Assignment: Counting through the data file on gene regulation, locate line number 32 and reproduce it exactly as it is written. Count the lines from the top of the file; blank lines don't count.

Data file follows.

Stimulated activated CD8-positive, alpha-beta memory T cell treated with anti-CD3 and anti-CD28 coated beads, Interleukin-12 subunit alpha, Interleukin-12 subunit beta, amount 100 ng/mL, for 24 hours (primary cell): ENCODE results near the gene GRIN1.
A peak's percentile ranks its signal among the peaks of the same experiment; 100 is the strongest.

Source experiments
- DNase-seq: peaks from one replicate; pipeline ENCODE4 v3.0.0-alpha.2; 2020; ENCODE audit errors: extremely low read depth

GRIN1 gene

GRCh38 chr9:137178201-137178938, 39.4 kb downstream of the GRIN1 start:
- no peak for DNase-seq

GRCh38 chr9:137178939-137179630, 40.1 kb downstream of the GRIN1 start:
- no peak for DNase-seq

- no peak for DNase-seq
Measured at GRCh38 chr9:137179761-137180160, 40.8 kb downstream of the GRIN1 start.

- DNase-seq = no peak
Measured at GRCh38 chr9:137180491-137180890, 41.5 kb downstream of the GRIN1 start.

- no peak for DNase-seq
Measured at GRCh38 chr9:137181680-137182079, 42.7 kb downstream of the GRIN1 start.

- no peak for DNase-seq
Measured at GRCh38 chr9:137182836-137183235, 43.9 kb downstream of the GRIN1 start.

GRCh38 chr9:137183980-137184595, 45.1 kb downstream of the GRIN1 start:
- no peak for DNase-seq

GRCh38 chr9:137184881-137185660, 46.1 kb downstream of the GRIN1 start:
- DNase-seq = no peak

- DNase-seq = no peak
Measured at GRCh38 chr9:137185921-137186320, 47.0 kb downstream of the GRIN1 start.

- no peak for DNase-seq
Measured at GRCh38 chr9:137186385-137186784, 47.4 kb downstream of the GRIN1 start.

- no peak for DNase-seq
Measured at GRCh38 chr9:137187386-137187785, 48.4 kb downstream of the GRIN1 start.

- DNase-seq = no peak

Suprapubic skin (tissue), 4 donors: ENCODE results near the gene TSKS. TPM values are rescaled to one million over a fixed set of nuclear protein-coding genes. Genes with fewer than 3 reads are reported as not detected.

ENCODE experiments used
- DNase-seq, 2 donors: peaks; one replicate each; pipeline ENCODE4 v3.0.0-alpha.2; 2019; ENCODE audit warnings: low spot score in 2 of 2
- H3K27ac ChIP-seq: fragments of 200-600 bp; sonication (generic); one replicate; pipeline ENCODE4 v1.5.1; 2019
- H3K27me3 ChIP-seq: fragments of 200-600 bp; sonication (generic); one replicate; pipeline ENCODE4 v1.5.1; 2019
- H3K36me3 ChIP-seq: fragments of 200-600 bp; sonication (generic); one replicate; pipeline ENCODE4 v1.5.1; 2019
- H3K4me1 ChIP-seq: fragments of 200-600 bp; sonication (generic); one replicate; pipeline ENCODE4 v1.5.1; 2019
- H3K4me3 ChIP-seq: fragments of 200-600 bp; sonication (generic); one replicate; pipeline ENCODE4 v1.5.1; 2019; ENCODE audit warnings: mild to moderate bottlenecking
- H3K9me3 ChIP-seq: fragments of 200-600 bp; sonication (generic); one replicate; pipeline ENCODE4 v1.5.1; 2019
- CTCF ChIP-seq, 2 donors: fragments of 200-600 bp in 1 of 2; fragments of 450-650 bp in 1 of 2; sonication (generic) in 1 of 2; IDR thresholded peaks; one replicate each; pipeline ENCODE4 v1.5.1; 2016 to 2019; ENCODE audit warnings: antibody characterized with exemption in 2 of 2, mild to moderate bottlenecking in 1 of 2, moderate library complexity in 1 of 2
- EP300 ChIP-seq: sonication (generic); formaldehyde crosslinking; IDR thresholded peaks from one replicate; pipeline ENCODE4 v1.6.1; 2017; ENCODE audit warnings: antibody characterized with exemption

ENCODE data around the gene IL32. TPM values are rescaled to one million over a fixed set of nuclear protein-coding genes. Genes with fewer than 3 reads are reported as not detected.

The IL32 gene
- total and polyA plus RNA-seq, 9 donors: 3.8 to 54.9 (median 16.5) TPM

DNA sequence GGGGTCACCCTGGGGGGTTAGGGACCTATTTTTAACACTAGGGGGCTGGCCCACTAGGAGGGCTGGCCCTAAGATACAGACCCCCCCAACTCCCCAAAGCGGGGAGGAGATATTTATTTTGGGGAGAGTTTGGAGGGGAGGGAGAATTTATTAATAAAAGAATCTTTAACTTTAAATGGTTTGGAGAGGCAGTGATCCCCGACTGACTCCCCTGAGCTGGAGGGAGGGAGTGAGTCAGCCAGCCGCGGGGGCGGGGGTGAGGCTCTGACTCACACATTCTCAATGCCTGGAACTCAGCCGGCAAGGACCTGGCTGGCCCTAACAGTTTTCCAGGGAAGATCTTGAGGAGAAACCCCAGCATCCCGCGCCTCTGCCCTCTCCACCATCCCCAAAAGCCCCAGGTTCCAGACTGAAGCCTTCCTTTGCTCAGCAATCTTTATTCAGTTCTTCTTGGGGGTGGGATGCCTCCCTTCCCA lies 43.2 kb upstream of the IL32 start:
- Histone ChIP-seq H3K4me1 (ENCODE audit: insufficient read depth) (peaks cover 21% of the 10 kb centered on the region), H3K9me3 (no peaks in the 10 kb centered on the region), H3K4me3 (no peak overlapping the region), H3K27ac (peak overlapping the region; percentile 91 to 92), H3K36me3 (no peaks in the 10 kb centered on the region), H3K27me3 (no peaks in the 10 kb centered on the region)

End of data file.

- H3K27ac ChIP-seq: fragments of 200-600 bp; sonication (generic); one replicate; pipeline ENCODE4 v1.5.1; 2019